Despite the limitations mentioned, the paper-and-pencil profile can usually be completed in 7–10 minutes with 20 critical statements that yield a five-point scale quantifying the degree of hearing loss. Thus, SHSE seems well suited for application in the elderly people who want to evaluate themselves for hearing loss. Indeed, it is important to keep in mind that SHSE has been purposefully developed as a hearing screening tool for the elderly. Since the SHSE does not assess the social and emotional consequences of age-related hearing loss or the underlying personality attributes that might influence responses to a hearing impairment, in a further study, other questionnaires might accompany this one to measure comprehensively the problems of the elderly. We expect that continued study of responses from elderly people with presbycusis will provide numerous potential applications for SHSE. For example, SHSE can be translated into several languages for high utility globally. It is also accessible to the elderly via an online version, providing accurate scores and appropriate direction regarding the need to meet with health professionals and access to early intervention and rehabilitation.33
We are grateful to our subjects for their voluntary participation and their time in this experiment. Preliminary data of this work was presented at the 2016 Annual Conference of American Auditory Society (Scottsdale, AZ, USA). This research was completed with support from Hallym University Research Fund (HRF-201604-008).
The authors report no conflicts of interest in this work.
Lethbridge-Cejku M, Schiller JS, Bernadel L. Summary health statistics for US adults: National Health Interview Survey, 2002. Vital Health Stat 10. 2004;222:1–151.
Zhan W, Cruickshanks KJ, Klein BE, et al. Generational differences in the prevalence of hearing impairment in older adults. Am J Epidemiol. 2010;171(2):260–266.
Lin FR, Thorpe R, Gordon-Salant S, Ferrucci L. Hearing loss prevalence and risk factors among older adults in the United States. J Gerontol A Biol Sci Med Sci. 2011;66(5):582–590.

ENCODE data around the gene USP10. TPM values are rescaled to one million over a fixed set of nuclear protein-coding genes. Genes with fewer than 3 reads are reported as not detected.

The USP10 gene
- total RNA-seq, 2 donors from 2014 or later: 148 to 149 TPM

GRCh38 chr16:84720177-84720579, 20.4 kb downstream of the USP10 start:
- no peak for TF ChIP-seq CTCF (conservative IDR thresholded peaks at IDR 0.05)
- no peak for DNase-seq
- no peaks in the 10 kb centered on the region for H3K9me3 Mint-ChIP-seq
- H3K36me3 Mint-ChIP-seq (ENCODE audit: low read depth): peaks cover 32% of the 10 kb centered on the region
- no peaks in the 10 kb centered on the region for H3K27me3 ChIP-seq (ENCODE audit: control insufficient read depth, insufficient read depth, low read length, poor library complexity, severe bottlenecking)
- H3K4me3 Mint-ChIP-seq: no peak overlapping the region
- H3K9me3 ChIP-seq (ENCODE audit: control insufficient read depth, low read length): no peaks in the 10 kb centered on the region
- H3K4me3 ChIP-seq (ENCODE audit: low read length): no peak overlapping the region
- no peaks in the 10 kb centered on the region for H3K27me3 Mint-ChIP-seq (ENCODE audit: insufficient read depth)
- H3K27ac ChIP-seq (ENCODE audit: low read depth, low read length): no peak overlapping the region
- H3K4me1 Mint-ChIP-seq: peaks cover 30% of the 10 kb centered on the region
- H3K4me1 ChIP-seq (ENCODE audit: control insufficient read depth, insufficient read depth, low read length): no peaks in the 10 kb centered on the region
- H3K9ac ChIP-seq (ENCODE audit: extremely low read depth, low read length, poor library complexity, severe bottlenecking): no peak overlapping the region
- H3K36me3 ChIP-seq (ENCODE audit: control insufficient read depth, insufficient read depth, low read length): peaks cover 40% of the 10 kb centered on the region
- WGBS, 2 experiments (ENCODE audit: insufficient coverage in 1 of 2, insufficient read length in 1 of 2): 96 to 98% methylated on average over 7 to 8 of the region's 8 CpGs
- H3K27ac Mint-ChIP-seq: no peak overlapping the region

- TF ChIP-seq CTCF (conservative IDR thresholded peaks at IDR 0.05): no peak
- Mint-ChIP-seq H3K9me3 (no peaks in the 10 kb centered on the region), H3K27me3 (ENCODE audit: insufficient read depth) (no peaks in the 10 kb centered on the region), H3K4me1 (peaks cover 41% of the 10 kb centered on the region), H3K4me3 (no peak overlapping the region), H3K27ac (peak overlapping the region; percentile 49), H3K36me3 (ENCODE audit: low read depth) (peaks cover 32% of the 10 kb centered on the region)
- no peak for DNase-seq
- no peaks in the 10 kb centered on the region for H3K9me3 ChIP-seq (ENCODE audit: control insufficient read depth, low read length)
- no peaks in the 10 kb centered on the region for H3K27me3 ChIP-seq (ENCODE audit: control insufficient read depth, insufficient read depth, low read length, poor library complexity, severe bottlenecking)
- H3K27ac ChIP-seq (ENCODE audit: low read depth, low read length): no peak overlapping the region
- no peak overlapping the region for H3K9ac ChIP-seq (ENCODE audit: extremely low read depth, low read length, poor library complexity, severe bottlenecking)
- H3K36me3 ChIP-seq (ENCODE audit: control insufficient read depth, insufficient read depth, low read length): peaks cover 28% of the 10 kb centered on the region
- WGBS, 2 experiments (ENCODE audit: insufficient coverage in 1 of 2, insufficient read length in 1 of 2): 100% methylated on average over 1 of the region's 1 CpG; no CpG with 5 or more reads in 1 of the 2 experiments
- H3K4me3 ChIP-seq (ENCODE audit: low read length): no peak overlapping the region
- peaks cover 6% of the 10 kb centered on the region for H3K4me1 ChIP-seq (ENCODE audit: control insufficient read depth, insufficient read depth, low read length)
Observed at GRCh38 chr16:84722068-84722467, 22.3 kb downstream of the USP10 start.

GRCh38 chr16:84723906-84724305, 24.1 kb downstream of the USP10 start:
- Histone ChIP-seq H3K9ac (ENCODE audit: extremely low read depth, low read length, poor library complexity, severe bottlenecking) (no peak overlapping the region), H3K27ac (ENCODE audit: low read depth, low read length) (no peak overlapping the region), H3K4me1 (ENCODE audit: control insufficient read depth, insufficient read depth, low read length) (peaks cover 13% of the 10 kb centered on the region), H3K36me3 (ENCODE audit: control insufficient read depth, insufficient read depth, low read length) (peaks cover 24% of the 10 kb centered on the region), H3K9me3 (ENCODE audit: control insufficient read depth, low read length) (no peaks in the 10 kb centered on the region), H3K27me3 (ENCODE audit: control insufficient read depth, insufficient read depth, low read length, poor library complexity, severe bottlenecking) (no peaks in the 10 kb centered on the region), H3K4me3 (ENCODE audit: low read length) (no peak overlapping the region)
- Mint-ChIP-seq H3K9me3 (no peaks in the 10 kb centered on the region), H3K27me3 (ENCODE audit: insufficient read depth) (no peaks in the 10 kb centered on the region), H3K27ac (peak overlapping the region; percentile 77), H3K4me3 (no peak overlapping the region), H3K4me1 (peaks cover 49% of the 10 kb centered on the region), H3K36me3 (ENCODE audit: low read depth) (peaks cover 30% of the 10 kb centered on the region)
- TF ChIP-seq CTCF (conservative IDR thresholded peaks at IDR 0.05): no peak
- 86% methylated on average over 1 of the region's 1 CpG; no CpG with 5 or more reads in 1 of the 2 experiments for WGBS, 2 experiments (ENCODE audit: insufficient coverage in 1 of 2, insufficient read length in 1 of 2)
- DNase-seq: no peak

Amos NE, Humes LE. Contribution of high frequencies to speech recognition in quiet and noise in listeners with varying degrees of high-frequency sensorineural hearing loss. J Speech Lang Hear Res. 2007;50:819–834.
Humes LE, Roberts L. Speech-recognition difficulties of the hearing-impaired elderly: the contributions of audibility. J Speech Hear Res. 1990;33:726–735.
Sommers MS. Speech perception in older adults: the importance of speech-specific cognitive abilities. J Am Geriatr Soc. 1997;45:633–637.
van Rooij JC, Plomp R. Auditive and cognitive factors in speech perception by elderly listeners. III. Additional data and final discussion. J Acoust Soc Am. 1992;91:1028–1033.
Humes LE. The contributions of audibility and cognitive factors to the benefit provided by amplified speech to older adults. J Am Acad Audiol. 2007;18:590–603.
Pichora-Fuller MK, Schneider BA, Daneman M. How young and old adults listen to and remember speech in noise. J Acoust Soc Am. 1995;97(1):593–608.
Liu XZ, Yan D. Ageing and hearing loss. J Pathol. 2007;211:188–197.
Helfer KS, Laura AW. Hearing loss, aging, and speech perception in reverberation and noise. J Speech Hear Res. 1990;33(1):149–155.
Pichora-Fuller MK, Singh G. Effects of age on auditory and cognitive processing: implications for hearing aid fitting and audiologic rehabilitation. Trends Amplif. 2006;10(1):29–59.
Arehart KH, Souza P, Baca R, Kates JM. Working memory, age, and hearing loss: susceptibility to hearing aid distortion. Ear Hear. 2013;34(3):251–260.
Ciorba A, Bianchini C, Pelucchi S, Pastore A. The impact of hearing loss on the quality of life of elderly adults. Clin Interv Aging. 2012;7:159–163.
Davis A. Population study of the ability to benefit from amplification and the provision of a hearing aid in 55–74-year-old first-time hearing aid users. Int J Audiol. 2003;42(Suppl 2):2S39–2S52.
Noble W. Self-Assessment of Hearing. 2nd ed. San Diego, CA: Plural Publishing; 2013.